Following the Battle of the Boyne and the defeat of King James in 1691, the Irish slave trade had an overloaded inventory, and the slavers were making great profits. The Spanish slavers were a competition nuisance, so in 1713, the Treaty of Assiento was signed in which Spain granted England exclusive rights to the slave trade, and England agreed to supply Spanish colonies 4800 slaves a year for 30 years. England shipped tens of thousands of Irish prisoners after the 1798 Irish Rebellion to be sold as slaves in the Colonies and Australia.

Curiously, of all the Irish shipped out as slaves, not one is known to have returned to Ireland to tell their tales. Many, if not most, died on the ships transporting them or from overwork and abusive treatment on the plantations. The Irish that did obtain their freedom, frequently emigrated on to the American mainland, while others moved to adjoining islands. On Montserrat, seven of every 10 whites were Irish. Comparable 1678 census figures for the other Leeward Islands were: 26 per cent Irish on Antigua; 22 per cent on Nevis; and 10 per cent on St Christopher. Although 21,700 Irish slaves were purchased by Barbados planters from 1641 to 1649, there never seemed to have been more than about 8 to 10 thousand surviving at any one time. What happened to them? Well, the pages of the telephone directories on the West Indies islands are filled with Irish names, but virtually none of these “black Irish” know anything about their ancestors or their history. On the other hand, many West Indies natives spoke Gaelic right up until recent years. They know they are strong survivors who descended from black white slaves, but only in the last few years have any of them taken an interest in their heritage 

There were horrendous abuses by the slavers, both to Africans and Irish. The records show that the British ship Zong was delayed by storms, and as their food was running low, they decided to dump 132 slaves overboard to drownso the crew would have plenty to eat. If the slaves died due to “accident”, the loss was covered by insurance, but not if they starved to death. Another British ship, the Hercules averaged a 37% death rate on passages. The Atlas II landed with 65 of the 181 slaves found dead in their chains. But that is another story.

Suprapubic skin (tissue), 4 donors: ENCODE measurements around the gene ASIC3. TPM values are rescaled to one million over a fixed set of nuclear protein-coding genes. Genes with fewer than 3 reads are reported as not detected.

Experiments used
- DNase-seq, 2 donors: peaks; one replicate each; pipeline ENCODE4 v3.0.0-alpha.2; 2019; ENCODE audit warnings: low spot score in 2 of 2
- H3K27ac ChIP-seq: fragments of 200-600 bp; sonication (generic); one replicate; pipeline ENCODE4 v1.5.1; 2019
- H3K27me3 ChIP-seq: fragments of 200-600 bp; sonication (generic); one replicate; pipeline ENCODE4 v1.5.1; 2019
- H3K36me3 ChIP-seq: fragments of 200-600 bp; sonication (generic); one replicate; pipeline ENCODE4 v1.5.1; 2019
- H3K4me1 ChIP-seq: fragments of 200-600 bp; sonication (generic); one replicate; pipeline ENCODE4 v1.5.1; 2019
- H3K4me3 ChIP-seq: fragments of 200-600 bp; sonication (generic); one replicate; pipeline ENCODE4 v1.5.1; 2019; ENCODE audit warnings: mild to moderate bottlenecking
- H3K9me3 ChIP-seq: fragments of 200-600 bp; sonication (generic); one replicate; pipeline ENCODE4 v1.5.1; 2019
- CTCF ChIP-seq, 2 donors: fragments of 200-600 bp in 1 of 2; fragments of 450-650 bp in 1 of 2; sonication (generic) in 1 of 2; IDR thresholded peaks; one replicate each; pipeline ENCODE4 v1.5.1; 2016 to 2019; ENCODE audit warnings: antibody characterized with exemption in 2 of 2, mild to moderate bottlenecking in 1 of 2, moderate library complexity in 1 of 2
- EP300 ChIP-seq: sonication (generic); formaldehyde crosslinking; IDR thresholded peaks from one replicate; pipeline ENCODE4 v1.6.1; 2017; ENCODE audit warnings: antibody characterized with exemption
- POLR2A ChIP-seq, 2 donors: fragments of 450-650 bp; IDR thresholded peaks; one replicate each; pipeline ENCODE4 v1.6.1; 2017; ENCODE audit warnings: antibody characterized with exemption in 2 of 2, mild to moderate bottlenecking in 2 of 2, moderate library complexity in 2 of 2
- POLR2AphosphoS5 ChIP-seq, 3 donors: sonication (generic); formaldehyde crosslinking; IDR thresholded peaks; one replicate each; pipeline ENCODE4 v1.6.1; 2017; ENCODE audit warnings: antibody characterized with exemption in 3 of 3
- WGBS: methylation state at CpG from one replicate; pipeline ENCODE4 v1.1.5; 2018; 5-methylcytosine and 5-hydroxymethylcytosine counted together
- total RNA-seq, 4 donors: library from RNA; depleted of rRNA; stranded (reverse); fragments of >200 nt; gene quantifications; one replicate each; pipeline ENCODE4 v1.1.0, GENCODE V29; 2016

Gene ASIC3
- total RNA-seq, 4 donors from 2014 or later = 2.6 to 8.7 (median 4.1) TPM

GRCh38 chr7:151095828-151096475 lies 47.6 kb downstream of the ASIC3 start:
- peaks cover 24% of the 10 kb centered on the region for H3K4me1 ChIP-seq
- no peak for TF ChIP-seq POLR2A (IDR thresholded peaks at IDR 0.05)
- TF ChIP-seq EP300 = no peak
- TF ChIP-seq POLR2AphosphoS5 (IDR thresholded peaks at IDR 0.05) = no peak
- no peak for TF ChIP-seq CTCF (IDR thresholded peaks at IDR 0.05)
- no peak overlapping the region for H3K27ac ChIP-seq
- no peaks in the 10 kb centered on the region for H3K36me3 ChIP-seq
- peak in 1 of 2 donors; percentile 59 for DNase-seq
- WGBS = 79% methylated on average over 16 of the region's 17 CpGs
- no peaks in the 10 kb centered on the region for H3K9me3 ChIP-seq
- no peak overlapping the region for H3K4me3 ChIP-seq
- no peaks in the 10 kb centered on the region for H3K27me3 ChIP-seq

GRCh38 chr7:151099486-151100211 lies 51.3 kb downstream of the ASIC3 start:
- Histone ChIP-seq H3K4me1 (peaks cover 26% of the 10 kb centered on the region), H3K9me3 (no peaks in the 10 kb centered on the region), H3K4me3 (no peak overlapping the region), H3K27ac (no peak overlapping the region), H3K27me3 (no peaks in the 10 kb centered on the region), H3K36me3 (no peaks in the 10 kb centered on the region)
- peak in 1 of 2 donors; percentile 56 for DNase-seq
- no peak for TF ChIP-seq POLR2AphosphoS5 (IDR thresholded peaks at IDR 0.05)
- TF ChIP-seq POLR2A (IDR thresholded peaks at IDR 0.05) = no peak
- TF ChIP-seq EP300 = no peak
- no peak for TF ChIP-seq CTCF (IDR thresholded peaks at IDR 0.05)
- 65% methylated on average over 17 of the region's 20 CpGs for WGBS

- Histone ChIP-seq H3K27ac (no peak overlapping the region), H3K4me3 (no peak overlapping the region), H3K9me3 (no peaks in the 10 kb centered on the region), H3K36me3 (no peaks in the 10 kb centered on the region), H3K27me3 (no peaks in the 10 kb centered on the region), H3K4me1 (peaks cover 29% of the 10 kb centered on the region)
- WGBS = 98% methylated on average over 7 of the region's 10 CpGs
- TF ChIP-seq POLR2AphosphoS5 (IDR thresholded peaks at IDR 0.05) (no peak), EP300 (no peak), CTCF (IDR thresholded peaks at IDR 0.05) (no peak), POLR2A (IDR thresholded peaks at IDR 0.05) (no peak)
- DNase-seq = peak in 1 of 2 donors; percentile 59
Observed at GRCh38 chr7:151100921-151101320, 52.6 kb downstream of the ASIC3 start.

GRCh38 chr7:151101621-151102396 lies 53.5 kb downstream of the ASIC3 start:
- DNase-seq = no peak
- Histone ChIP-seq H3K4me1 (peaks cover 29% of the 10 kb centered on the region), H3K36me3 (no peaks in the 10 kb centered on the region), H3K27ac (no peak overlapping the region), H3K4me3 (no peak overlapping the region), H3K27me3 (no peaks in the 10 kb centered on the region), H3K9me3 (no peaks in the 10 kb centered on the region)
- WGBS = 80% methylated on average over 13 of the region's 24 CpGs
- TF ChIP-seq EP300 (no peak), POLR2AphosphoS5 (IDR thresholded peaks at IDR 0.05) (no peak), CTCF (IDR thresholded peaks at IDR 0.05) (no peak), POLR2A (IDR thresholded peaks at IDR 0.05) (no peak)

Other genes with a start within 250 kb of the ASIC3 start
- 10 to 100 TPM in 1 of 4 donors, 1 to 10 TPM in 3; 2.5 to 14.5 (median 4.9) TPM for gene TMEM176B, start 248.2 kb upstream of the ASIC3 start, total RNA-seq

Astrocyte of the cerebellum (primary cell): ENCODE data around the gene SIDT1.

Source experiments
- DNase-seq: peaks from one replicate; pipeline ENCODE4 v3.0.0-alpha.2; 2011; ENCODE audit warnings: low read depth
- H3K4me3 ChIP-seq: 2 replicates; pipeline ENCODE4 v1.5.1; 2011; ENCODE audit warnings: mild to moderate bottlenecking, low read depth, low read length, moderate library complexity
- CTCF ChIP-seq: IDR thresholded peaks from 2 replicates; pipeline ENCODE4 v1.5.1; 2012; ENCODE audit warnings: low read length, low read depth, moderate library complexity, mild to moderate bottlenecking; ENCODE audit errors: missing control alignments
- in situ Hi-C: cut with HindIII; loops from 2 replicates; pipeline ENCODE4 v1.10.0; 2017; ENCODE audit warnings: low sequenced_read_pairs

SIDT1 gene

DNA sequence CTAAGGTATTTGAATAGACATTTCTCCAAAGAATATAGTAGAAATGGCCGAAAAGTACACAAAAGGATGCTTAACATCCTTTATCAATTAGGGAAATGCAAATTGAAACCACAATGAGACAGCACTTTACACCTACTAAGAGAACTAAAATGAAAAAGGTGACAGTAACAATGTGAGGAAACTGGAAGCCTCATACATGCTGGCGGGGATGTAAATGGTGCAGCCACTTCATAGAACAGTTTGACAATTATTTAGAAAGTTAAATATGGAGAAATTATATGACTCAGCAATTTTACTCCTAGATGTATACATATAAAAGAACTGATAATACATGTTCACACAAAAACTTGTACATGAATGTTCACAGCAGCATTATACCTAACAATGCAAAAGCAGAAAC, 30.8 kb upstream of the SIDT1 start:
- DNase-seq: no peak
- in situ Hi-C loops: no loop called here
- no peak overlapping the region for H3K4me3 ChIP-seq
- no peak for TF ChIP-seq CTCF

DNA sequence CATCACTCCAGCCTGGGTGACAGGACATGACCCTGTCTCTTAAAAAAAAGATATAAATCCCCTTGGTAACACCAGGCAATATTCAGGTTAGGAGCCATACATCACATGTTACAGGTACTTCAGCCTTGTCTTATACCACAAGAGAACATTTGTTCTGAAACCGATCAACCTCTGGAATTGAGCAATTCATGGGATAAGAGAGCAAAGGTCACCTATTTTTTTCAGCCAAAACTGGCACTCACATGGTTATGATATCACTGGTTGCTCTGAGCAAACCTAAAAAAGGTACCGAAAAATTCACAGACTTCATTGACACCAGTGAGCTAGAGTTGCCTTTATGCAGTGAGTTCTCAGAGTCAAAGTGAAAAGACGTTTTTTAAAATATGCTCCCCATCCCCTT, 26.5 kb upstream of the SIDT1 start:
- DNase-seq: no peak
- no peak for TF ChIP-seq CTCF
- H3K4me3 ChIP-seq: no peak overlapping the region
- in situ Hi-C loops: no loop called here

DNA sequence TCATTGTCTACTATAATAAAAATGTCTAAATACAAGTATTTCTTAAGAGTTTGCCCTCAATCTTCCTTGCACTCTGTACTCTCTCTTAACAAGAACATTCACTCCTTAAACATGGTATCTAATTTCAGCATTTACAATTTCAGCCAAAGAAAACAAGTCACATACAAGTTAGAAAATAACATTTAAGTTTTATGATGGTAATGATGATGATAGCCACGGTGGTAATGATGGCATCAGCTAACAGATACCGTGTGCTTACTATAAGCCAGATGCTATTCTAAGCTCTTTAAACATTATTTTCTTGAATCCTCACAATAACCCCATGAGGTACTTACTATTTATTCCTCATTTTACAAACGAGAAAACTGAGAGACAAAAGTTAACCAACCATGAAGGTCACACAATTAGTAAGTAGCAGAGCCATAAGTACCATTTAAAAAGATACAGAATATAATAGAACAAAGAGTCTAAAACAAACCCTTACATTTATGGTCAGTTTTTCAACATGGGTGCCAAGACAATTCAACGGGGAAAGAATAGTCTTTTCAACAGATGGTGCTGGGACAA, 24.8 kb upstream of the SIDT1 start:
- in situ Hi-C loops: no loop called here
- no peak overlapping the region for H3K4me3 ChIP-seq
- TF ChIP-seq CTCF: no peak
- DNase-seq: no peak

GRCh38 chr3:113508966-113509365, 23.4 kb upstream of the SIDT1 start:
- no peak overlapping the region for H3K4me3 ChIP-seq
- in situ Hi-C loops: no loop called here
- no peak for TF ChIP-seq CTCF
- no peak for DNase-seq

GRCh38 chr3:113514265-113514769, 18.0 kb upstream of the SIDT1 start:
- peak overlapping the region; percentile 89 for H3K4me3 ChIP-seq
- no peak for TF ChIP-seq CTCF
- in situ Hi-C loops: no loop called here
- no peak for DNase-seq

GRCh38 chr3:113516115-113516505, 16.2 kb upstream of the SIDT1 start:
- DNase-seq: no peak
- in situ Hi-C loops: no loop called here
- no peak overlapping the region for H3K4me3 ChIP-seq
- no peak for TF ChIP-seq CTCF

The economics of slavery permeated all levels of English life. When the Bishop of Exeter learned that there was a movement afoot to ban the slave trade, he reluctantly agreed to sell his 655 slaves, provided he was properly compensated for the loss. Finally, in 1839, a bill was passed in England forbidding the slave trade, bringing an end to Irish misery.

British commerce shifted to opium in China.

An end to Irish misery? Well, perhaps just a pause. During the following decade thousands of tons of butter, grain and beef were shipped from Ireland as over 2 million Irish starved to death in the great famine, and a great many others went to America and Australia. The population of Ireland fell from over 9 million to bottom out at less than 3 million. Another chapter, another time, another method…. same people, same results.













Monday, March 16, 2009

REALLY BIG KID

As clownalley.net gets set to enter it's fourth year and I prepare to spend 2010 as a full-time stay-at-home Dad the time seems right to start my next project, REALLY BIG KID,  a daily blog letting other parents know what I learn from the kids that I talk with at shows, school and hospital visits about what toys, TV, music and events they think are cool.

Not "Disney Channel cool", I mean really cool.

C'mon, someone has to explain Jack's Big Music Show,  The Mighty B! and Batman: The Brave and the Bold to you grownups out there!

THE DAILY LAMA






"If through practice of insight you develop a sense of ease, then time has no relevance. If you're miserable, time does matter. It's so unbearable, so enormous; you want to get out of it as soon as possible."








CHOODIKI



The Choodiki Clown Theater from Montreal. Learn more about them by clicking here.

Sunday, March 15, 2009

FRANK SINATRA: Send In the Clowns

Link suggested by John Peters



ZING! ZANG! ZOOM!



Let me begin by saying that I had an absolutely wonderful time at the Meadowlands Izod Center yesterday at the annual Sugarfest hosted by the CFA's Felix Adler tent.

I caught up with old friends, made some new ones, shook hands with Kenneth Feld, gave Ruth Chaddock a birthday kiss and got to meet a few folks that I only knew online.

As Shane ran around and played with some of the show kids I got some great photos of one of my walkarounds from my friends Paul and Diane Gutheil. I caught up with Hans Klose, Lance Brown (and his fiance!) and Larry Clark. I saw Alan Miller and Lisa Glover. I met "Mr. Gravity" himself, Alan Digweed and had the chance to finally meet and have a wonderful talk with Michael Karp. 

Hopefully Michael and I will get together again in the next week or so to continue the discussion!

Thank to the Felix Adler tent for a wonderful time.



HAPPY BIRTHDAY RUTH CHADDOCK!